Purpose: To experience afresh the wonder of the incarnation of God among us.
Joseph would be taking the weeklong trip to Bethlehem by foot with Mary about to give birth to a baby that was not his. Mary would be feeling physically uncomfortable, deeply concerned for her unusual child and tempted to worry about the future. Then, once they arrive in crowded Bethlehem, there is no normal room in the inn, only space with the animals, possibly in the back of the inn.
Luke has no need to embellish this awesome event. He lets the facts speak for themselves.
Reflecting on the lowly and humble state of Jesus’ birth can remind us of the values of God’s kingdom—God is not interested in our material comfort but in our spiritual state.
Moving about the country as they did, shepherds were known for thievery and unreliability. Moreover, other Jews despised them because they were unable to keep the laws on ceremonial cleanness. These particular shepherds, however, indicate some kind of Old Testament faith about the coming of the Christ. Still, to see and hear not one but a great company of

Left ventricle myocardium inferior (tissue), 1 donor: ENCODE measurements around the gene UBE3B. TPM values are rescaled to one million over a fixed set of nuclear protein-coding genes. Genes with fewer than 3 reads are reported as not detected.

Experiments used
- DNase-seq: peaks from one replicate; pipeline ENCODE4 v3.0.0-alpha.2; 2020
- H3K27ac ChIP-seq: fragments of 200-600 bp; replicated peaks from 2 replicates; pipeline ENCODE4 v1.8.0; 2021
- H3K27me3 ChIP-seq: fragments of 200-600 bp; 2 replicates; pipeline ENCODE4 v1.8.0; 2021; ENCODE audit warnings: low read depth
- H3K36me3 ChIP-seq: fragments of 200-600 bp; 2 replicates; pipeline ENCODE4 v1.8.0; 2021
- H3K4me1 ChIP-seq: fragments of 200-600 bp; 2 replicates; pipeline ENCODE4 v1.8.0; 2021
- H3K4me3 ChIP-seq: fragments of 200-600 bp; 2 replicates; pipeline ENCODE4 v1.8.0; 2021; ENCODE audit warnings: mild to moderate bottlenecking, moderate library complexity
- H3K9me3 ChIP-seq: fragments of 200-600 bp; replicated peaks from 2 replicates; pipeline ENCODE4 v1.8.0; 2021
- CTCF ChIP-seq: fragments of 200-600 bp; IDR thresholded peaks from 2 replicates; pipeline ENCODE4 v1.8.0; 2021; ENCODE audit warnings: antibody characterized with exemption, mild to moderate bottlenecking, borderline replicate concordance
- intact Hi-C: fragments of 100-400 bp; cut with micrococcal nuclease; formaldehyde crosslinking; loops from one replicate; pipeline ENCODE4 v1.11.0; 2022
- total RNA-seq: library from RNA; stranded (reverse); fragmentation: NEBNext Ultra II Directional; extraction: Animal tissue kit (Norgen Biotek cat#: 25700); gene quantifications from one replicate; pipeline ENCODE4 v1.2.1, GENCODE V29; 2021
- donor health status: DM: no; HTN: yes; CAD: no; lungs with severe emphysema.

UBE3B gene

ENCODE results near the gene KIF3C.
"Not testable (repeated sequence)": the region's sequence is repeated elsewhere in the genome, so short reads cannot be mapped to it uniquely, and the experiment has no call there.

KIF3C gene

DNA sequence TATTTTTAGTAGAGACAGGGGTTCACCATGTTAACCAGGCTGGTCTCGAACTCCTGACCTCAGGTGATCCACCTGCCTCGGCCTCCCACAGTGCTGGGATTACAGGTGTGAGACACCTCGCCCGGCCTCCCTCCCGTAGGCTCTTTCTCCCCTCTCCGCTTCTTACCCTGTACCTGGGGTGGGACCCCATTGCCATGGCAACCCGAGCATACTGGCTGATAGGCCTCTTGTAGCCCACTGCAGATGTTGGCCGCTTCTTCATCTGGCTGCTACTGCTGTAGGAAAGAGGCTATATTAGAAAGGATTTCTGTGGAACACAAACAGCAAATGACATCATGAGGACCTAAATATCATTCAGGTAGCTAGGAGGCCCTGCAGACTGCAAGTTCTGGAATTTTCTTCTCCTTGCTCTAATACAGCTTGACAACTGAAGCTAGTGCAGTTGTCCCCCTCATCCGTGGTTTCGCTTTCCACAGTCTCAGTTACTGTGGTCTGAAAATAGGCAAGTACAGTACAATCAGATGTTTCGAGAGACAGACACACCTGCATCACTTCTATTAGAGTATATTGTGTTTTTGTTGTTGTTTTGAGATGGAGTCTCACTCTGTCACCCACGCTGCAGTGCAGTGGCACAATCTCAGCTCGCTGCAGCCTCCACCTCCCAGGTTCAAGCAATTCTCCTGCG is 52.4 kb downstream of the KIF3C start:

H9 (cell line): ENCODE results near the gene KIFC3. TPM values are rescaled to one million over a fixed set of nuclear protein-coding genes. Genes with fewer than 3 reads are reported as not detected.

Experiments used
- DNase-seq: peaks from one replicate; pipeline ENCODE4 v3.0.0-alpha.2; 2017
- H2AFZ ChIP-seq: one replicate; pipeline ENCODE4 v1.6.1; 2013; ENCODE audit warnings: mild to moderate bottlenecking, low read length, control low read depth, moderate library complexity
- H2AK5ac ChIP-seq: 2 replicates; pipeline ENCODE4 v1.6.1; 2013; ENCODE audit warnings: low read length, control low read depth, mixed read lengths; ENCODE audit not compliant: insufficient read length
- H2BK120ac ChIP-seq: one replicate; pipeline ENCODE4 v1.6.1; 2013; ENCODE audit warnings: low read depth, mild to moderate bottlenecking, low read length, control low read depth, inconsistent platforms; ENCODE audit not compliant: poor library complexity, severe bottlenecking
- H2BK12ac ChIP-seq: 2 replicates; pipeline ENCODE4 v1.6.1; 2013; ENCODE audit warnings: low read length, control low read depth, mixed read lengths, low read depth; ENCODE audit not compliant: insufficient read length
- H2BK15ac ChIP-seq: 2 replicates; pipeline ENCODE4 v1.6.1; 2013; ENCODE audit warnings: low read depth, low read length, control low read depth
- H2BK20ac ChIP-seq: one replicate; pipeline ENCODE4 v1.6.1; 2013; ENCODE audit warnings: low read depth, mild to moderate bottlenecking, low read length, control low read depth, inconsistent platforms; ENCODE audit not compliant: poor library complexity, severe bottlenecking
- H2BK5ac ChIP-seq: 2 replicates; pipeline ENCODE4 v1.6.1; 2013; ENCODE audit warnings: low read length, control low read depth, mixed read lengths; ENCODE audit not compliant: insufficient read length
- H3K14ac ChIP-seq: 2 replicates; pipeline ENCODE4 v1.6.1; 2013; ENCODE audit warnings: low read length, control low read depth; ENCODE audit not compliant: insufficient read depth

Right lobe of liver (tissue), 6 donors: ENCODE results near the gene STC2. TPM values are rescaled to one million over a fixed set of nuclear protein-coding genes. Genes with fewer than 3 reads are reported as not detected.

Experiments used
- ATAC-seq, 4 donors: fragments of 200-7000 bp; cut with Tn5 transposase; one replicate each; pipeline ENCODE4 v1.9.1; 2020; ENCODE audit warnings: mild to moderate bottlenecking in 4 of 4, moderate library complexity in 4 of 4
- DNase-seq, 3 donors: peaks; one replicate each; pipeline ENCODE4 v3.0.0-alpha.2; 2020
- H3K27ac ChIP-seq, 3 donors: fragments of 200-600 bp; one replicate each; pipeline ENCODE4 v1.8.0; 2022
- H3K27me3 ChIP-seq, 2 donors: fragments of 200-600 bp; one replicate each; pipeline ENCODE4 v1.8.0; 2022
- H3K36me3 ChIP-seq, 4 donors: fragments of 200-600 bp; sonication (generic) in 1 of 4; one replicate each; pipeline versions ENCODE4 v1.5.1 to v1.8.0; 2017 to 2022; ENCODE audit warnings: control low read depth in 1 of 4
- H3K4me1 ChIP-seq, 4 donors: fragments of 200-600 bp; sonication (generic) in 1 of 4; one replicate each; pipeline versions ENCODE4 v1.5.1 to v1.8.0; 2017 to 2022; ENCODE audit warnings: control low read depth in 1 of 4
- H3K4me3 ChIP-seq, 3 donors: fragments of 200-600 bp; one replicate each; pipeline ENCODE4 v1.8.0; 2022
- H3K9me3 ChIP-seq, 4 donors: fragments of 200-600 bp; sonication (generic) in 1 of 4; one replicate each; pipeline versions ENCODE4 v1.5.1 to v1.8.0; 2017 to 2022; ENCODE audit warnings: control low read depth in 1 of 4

angels makes the birth announcement personal and unforgettable for their witness to others. Social rejects are the first to hear of the birth of God’s Son. Grace indeed! Luke’s is a Gospel of grace.
Verse 16 tells us that they “hurried” to Bethlehem, verse 17 says that they “spread the word,” verse 18 reveals that all were “amazed,” and verse 20 tells how they praised God for all they had seen and heard.
They are trusting of God and one another. They are strong-willed, reflective and practical, realistic and hopeful. They are working together to fulfill God’s will.